If an argument is renamed using name = $NAME any following call to short or long will use the new name.

Attention: If these arguments are used without an explicit name the resulting flag is going to be renamed using kebab-case if the rename_all attribute was not specified previously. The same is true for subcommands with implicit naming through the related data structure.

use structopt::StructOpt;

#[structopt(rename_all = "kebab-case")]
struct Opt {
    /// This option can be specified with something like `--foo-option
    /// value` or `--foo-option=value`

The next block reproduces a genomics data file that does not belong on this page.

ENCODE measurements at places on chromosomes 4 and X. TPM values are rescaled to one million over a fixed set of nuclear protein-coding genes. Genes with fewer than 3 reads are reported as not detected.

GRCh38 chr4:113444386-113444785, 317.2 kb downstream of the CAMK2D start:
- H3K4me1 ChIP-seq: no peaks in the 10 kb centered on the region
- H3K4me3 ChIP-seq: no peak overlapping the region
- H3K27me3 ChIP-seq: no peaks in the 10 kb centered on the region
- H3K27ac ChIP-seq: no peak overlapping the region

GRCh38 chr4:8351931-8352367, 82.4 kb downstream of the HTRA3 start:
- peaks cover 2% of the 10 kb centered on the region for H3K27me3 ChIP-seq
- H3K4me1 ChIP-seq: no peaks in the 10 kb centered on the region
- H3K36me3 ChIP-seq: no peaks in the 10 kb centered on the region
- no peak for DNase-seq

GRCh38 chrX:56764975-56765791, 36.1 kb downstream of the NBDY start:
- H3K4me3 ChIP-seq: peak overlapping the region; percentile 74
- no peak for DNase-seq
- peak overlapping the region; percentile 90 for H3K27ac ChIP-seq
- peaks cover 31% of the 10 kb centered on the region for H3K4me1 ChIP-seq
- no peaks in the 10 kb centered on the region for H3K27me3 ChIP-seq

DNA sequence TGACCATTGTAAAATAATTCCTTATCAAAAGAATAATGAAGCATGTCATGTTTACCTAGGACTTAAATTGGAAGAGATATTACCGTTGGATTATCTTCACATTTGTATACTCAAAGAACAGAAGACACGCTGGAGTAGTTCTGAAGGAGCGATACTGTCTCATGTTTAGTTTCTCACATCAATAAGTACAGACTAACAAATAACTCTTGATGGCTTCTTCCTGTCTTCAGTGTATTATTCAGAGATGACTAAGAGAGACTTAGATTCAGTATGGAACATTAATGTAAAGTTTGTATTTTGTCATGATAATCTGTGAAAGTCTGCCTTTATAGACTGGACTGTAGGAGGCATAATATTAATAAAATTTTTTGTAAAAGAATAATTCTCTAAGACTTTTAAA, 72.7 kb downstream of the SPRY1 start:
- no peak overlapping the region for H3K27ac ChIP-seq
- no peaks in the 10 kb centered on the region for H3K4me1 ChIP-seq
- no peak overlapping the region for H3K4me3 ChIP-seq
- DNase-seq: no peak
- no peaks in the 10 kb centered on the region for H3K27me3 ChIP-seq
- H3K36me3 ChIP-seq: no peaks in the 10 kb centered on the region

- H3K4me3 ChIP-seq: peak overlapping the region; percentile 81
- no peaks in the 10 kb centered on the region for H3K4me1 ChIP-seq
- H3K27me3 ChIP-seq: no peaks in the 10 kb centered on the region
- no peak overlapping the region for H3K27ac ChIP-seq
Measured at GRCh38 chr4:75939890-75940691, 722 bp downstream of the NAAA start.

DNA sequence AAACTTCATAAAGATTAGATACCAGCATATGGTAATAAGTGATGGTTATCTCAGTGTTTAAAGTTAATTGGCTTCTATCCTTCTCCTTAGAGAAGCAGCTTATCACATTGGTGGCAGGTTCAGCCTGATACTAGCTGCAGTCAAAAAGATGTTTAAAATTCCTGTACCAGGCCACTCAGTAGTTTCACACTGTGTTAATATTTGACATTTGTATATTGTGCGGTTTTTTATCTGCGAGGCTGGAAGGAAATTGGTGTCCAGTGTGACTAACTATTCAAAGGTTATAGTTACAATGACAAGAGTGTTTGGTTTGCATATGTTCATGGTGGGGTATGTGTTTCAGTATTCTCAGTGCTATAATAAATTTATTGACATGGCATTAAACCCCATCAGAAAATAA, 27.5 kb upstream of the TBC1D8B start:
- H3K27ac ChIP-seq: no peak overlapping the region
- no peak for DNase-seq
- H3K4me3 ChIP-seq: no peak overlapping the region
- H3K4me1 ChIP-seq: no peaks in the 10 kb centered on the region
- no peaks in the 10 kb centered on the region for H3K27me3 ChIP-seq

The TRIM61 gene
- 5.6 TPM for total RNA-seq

foo_option: String,

    /// This option can be specified with something like `-b value` (but
    /// not `--bar-option value`).
    bar_option: String,

    /// This option can be specified either `--baz value` or `-z value`.
    #[structopt(short = "z", long = "baz")]
    baz_option: String,

    /// This option can be specified either by `--custom value` or
    /// `-c value`.
    #[structopt(name = "custom", long, short)]
    custom_option: String,

    /// This option is positional, meaning it is the first unadorned string
    /// you provide (multiple others could follow).
    my_positional: String,

    /// This option is skipped and will be filled with the default value
    /// for its type (in this case 0).
    skipped: u32,


Help messages

In clap, help messages for the whole binary can be specified via App::about and App::long_about while help messages for individual arguments can be specified via Arg::help and Arg::long_help".